Slacker it is, ladies and gentlemen (and hipsters of all ages)
What are the five most hipster things that have ever happened?
I guess this is it. Number one. The hipsterest thing of all. We began this journey by learning about some music that probably shouldn’t have happened, but we’re all kind of glad it did. Then, I told you all you need to know about a guy who got famous for pretending he was famous for other reasons. There was the guy who wrote that one poem and basically summoned a counterculture out of nowhere. And then, last week, I told you all about ironic sketch comedy and urban lumberjacks before either was cool. Now, I worry we peaked somewhere in the past four weeks. I sat up long nights pondering the mysteries of the hipsterverse, trying to figure if there was anything more hipster than what we’ve already covered.
Then it hit me. Like Mark Ruffalo spoiling Infinity War nearly a year before it came out, I spilled the beans on this one a while back. The most hipster thing ever was a scene in a movie, Slacker, from 1991, where one of the on-screen characters offers an Oblique Strategy card to another and the card reads, “Withdrawing in disgust is not the same thing as apathy.”
I think this is the hipsterest utterance in fact or fiction. An encyclopedia on all things hipster could not better describe the frustration with the limitations of mainstream society and culture that motivates the polyvalent countercultural set lumped together beneath the umbrella of “hipster.” At the same time, it captures the mischaracterization of — which leads to hostility towards — hipsters as disingenuous slackers hellbent on sliming away their days in superficial pursuits. Trying to unpack that tension is why this column exists, along with every other media outlet trying to figure out hipsters. Everything else is just window dressing.
Finally, before you all go getting mad at me for bestowing this honor on a scene from a movie rather than a real person, remember, the very idea of “hipster” is 95 percent fiction in the first place. It’s a social construct designed to smack a label on something that resists definition by its very existence. If you expected anything else, you only have yourself to blame.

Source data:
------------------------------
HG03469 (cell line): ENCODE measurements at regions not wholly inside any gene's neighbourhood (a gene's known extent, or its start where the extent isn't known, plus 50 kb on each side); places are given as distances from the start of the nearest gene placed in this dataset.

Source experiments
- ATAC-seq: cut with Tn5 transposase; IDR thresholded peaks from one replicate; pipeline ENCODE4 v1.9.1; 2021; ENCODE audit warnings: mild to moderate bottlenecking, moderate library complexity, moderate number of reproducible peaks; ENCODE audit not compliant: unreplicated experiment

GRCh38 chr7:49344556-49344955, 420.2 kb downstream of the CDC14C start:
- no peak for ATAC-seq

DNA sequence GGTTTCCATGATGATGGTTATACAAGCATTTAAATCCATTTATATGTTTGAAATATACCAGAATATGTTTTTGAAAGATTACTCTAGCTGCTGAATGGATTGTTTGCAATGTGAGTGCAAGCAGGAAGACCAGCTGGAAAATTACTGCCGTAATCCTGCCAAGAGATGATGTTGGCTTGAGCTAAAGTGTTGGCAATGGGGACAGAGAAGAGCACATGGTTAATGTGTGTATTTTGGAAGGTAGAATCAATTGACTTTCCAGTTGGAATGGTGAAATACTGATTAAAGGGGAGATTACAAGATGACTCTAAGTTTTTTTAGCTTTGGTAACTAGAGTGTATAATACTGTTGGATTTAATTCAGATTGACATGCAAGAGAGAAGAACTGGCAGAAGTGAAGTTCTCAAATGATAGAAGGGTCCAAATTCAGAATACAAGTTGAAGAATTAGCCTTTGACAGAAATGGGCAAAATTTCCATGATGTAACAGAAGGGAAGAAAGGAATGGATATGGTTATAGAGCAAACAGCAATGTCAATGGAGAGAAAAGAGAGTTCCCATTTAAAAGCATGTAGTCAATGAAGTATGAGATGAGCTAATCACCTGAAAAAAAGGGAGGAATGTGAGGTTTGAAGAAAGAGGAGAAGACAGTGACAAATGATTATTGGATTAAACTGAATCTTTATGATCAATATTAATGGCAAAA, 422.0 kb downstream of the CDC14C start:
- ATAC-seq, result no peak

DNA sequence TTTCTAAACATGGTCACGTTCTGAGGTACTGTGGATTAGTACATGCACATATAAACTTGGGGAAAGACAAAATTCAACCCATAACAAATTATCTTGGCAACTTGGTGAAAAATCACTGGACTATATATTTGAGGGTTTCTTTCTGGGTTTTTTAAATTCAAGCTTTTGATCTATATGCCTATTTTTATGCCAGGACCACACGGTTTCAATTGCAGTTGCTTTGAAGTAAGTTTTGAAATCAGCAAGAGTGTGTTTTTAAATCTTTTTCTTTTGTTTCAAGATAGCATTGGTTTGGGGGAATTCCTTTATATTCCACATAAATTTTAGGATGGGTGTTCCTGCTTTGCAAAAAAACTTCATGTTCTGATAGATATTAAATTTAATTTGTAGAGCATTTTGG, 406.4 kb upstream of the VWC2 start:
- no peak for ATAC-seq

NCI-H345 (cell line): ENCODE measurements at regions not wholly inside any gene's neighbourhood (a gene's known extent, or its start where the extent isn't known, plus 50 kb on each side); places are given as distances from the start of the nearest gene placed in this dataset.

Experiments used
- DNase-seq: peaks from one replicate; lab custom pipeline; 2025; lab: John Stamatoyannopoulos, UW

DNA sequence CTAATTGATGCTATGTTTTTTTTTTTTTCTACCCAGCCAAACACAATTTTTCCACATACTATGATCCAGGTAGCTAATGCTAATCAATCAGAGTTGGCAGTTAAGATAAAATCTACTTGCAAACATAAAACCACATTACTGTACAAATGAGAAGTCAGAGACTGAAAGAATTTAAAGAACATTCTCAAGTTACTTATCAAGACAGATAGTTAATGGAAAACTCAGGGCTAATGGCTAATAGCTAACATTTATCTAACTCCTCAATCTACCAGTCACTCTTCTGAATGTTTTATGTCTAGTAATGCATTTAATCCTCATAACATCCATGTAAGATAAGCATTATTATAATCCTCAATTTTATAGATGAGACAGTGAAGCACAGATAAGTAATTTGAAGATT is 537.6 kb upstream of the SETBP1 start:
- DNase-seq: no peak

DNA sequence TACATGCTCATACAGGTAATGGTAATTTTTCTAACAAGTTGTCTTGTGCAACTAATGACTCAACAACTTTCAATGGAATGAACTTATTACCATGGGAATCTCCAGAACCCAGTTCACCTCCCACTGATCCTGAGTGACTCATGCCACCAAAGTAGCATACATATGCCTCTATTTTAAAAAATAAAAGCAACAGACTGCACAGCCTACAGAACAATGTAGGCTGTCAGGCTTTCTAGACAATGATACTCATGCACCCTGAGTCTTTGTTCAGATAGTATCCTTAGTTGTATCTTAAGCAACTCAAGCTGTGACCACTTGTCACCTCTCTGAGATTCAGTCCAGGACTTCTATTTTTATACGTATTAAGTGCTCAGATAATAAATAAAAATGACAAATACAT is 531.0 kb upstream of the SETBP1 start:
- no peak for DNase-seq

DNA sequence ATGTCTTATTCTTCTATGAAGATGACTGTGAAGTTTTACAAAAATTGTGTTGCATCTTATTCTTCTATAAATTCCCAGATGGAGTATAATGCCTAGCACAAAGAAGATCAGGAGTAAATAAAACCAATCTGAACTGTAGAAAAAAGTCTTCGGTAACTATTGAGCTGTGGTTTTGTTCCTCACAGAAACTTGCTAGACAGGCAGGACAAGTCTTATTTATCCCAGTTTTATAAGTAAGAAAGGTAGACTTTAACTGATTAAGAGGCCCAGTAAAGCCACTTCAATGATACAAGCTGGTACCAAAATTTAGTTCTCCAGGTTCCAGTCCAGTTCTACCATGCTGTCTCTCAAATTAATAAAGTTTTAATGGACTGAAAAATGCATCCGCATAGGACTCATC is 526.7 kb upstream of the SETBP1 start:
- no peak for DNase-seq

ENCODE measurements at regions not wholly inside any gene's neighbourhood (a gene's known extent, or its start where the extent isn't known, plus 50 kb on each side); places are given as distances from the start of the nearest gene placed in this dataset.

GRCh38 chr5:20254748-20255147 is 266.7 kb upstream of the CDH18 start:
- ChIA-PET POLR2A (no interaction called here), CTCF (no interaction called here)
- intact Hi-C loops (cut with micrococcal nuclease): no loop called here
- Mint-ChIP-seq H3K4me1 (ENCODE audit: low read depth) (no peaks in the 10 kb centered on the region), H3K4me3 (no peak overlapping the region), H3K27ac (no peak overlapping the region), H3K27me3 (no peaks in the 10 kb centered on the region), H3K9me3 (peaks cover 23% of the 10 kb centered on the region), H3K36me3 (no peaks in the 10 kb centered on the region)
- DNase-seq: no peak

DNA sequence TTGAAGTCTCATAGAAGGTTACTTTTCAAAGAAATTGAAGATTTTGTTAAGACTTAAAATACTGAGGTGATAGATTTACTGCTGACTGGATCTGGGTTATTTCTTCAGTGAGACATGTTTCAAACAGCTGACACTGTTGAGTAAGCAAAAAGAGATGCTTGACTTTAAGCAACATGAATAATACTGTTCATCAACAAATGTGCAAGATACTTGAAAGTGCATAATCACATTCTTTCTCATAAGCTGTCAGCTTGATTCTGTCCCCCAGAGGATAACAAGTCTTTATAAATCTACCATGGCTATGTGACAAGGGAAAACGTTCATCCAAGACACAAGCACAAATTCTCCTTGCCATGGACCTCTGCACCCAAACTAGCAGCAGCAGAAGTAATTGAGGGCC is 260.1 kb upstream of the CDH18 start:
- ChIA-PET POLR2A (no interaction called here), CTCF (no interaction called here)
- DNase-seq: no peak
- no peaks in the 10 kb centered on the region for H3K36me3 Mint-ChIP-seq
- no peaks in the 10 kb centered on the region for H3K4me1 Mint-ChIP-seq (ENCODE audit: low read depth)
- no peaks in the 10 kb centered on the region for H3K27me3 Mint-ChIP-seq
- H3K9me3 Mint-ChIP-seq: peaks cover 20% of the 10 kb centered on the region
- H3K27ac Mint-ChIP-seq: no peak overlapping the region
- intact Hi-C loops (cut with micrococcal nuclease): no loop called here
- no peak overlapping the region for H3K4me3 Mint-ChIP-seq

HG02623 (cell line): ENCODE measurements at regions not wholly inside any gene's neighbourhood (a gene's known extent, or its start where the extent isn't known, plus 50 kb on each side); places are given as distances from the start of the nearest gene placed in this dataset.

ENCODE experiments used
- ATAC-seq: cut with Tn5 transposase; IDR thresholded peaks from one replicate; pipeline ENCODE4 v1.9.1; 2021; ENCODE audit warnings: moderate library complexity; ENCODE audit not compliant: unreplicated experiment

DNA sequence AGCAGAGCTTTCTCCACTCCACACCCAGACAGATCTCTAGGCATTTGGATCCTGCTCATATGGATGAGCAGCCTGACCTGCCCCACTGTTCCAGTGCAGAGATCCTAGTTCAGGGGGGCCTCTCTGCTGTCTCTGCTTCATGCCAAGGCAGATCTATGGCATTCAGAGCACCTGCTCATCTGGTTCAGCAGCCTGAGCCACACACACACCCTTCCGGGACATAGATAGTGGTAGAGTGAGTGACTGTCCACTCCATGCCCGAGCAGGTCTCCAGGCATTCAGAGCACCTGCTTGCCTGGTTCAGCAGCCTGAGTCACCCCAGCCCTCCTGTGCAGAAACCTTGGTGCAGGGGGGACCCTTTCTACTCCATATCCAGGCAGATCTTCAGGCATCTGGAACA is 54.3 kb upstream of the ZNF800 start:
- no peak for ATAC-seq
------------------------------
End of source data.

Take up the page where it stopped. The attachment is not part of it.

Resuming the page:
With all the hue and cry of late over internet privacy, I wonder, should I delete Facebook?
— Name Withheld For Privacy Purposes
Personally, I say yes. In the late 2000s, I realized early on how badly the company was eroding privacy, so, after about one month of membership, I ragequit Facebook way before it was cool. Nowadays, I stay away not because of the privacy concerns, but because comparatively, unpluggedness gives me boatloads of hipster pleasure. It’s not like you can actually escape Silicon Valley’s endless thirst for your private information, because if Facebook doesn’t get it, somebody else will. But you can’t imagine how nice it is to have basically no idea what your friends are doing til you make the effort to get in touch. Seriously. You think I’m joking, but I’m not. When it comes to “connectedness,” less is really more, and purposeful connection, however intermittent, feels better than constant, incidental, superficial connection. I can hardly think of anything more hipster than that.